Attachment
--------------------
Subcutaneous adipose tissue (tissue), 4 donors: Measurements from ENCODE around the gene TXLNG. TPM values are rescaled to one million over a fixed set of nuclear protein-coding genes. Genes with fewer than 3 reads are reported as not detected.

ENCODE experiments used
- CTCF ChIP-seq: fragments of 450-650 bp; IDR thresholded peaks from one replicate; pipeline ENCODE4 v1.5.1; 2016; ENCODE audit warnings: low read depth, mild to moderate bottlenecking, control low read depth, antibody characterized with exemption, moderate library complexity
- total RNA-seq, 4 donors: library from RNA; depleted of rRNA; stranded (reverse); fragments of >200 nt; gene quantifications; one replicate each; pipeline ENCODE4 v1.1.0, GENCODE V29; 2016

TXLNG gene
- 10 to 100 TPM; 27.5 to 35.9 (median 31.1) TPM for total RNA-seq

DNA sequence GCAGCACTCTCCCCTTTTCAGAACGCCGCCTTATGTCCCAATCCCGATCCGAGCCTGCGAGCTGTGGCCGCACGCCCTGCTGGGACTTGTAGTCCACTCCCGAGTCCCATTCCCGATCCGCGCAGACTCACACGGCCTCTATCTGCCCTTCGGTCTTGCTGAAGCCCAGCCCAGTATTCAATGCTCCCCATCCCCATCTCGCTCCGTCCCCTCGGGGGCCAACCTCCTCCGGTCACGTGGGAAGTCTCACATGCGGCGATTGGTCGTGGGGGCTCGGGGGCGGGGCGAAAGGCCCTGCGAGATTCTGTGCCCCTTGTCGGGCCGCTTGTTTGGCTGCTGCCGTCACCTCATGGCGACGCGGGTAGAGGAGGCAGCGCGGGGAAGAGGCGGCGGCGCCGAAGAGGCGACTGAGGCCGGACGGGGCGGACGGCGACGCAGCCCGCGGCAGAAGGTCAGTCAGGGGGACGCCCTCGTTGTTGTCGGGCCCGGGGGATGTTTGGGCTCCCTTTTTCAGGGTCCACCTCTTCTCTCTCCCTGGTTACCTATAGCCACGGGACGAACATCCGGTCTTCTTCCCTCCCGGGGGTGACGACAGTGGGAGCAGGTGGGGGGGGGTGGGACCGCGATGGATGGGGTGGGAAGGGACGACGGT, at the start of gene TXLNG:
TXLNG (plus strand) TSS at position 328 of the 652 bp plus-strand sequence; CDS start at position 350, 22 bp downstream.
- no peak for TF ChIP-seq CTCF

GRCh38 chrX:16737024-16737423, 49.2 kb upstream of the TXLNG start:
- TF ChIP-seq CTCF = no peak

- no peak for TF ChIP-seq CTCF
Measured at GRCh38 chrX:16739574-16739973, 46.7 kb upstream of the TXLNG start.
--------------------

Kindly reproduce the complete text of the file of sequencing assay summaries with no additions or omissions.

Subcutaneous adipose tissue (tissue), 4 donors: Measurements from ENCODE around the gene TXLNG. TPM values are rescaled to one million over a fixed set of nuclear protein-coding genes. Genes with fewer than 3 reads are reported as not detected.

ENCODE experiments used
- CTCF ChIP-seq: fragments of 450-650 bp; IDR thresholded peaks from one replicate; pipeline ENCODE4 v1.5.1; 2016; ENCODE audit warnings: low read depth, mild to moderate bottlenecking, control low read depth, antibody characterized with exemption, moderate library complexity
- total RNA-seq, 4 donors: library from RNA; depleted of rRNA; stranded (reverse); fragments of >200 nt; gene quantifications; one replicate each; pipeline ENCODE4 v1.1.0, GENCODE V29; 2016

TXLNG gene
- 10 to 100 TPM; 27.5 to 35.9 (median 31.1) TPM for total RNA-seq

DNA sequence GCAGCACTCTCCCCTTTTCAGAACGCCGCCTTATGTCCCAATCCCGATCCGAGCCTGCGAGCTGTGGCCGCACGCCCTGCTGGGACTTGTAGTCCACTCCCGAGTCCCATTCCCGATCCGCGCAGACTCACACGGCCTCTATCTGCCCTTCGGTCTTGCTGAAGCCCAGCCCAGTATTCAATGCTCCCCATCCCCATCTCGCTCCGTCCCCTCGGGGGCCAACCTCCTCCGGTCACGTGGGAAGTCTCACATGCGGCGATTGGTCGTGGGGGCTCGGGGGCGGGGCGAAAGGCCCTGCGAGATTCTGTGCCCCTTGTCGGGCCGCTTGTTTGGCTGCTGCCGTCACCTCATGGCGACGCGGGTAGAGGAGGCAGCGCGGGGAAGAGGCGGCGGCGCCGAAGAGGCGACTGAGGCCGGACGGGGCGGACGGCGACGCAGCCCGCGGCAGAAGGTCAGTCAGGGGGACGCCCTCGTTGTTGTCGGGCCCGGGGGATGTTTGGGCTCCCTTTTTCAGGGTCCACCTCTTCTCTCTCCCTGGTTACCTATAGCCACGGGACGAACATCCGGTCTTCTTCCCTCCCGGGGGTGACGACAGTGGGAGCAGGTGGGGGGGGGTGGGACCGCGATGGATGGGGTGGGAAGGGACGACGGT, at the start of gene TXLNG:
TXLNG (plus strand) TSS at position 328 of the 652 bp plus-strand sequence; CDS start at position 350, 22 bp downstream.
- no peak for TF ChIP-seq CTCF

GRCh38 chrX:16737024-16737423, 49.2 kb upstream of the TXLNG start:
- TF ChIP-seq CTCF = no peak

- no peak for TF ChIP-seq CTCF
Measured at GRCh38 chrX:16739574-16739973, 46.7 kb upstream of the TXLNG start.